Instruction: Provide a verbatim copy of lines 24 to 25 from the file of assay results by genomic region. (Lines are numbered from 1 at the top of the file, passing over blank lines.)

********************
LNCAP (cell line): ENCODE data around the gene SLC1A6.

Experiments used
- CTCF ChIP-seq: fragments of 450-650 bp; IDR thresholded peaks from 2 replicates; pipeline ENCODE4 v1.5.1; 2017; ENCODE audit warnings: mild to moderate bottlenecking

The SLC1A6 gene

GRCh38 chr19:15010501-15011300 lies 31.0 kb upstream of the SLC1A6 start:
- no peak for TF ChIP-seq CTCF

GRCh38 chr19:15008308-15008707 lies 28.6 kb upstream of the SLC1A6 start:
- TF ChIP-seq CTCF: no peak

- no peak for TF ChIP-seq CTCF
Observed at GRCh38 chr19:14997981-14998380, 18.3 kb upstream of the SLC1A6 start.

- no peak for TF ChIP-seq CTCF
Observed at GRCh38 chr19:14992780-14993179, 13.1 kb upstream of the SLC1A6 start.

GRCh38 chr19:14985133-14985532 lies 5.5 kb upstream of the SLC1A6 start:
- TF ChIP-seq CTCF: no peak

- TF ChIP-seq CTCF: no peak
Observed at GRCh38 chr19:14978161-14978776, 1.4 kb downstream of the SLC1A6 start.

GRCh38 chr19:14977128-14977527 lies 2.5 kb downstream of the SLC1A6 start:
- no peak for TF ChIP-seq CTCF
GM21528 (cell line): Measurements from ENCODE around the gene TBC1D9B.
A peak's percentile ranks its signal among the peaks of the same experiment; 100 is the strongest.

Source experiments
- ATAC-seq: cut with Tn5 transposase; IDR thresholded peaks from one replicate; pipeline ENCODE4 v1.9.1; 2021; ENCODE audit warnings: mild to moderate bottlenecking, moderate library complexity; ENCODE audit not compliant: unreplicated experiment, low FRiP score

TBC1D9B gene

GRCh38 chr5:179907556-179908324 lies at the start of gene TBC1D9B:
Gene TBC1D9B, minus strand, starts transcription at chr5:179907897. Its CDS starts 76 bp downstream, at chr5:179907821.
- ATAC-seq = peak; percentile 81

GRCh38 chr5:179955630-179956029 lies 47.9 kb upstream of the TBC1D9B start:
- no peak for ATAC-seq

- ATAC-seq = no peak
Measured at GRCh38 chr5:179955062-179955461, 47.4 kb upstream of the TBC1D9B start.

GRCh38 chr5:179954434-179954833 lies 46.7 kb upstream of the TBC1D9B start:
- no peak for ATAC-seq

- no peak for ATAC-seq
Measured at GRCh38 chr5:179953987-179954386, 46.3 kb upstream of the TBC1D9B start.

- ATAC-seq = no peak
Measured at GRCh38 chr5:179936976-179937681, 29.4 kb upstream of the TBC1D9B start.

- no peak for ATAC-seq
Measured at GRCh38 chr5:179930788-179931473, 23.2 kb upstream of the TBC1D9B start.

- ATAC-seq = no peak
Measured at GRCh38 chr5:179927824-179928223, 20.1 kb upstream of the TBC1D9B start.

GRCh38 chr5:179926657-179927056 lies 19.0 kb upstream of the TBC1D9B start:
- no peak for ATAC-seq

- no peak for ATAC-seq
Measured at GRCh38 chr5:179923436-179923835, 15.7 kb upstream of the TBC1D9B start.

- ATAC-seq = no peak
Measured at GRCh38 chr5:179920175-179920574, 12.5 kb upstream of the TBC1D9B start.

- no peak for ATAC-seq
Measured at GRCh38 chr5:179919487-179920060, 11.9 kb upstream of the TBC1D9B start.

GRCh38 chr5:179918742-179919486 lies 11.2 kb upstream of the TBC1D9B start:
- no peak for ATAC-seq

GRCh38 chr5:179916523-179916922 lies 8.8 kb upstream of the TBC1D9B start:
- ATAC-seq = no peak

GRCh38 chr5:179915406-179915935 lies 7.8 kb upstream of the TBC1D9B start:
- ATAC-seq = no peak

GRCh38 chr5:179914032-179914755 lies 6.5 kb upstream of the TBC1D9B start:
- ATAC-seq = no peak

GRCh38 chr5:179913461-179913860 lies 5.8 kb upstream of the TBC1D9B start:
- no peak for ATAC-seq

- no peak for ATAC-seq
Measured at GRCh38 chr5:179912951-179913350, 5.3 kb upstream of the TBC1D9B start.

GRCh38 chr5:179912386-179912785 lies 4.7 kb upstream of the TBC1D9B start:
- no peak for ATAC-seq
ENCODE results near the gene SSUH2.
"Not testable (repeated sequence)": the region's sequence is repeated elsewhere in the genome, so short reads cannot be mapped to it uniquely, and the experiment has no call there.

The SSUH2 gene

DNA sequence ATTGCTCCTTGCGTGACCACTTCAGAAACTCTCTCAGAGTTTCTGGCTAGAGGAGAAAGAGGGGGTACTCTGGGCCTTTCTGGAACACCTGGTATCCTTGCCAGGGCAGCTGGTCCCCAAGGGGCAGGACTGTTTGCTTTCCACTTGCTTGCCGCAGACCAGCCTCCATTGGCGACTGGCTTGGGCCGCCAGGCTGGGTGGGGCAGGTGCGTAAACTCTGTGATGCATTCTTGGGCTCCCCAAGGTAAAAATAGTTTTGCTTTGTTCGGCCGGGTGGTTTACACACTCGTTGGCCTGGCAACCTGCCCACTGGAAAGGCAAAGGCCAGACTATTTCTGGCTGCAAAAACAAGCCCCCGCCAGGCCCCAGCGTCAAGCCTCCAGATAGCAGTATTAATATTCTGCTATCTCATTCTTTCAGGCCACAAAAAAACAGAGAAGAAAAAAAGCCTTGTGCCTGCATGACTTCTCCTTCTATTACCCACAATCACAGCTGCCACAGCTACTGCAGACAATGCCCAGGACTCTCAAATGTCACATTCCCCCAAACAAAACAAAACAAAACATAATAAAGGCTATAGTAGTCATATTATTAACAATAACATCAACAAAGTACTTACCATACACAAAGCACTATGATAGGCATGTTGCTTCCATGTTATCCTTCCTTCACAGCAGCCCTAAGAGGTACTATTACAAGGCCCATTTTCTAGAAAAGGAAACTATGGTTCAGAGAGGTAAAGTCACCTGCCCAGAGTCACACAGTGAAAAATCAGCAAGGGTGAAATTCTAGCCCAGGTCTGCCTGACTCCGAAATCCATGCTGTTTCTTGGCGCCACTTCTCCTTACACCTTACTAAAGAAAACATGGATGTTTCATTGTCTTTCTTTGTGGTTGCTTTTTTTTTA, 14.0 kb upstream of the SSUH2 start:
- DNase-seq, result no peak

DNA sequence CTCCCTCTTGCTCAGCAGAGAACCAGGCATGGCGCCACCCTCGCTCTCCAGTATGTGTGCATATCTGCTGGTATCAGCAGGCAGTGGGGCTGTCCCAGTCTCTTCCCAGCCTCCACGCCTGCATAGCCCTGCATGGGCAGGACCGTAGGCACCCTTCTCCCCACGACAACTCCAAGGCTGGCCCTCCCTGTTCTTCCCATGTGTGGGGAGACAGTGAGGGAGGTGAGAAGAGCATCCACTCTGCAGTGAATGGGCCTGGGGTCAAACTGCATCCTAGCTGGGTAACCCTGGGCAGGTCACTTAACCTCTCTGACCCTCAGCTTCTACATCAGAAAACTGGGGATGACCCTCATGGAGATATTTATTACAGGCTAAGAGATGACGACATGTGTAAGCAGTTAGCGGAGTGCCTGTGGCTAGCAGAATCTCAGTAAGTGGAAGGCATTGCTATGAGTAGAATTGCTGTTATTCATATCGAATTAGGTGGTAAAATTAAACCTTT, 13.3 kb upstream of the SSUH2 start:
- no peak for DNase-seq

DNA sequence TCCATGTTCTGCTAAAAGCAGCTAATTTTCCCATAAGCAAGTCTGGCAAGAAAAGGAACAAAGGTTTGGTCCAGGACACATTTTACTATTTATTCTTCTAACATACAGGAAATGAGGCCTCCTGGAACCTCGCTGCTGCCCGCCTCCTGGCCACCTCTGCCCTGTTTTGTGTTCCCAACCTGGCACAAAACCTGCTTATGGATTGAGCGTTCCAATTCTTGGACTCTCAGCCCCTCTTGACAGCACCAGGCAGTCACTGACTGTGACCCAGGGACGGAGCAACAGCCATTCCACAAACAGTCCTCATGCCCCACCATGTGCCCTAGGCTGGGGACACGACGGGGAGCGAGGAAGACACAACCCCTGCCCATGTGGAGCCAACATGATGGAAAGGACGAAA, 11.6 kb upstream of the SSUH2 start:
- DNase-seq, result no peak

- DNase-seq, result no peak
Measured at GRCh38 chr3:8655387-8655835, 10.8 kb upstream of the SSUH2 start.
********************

GRCh38 chr5:179907556-179908324 lies at the start of gene TBC1D9B:
Gene TBC1D9B, minus strand, starts transcription at chr5:179907897. Its CDS starts 76 bp downstream, at chr5:179907821.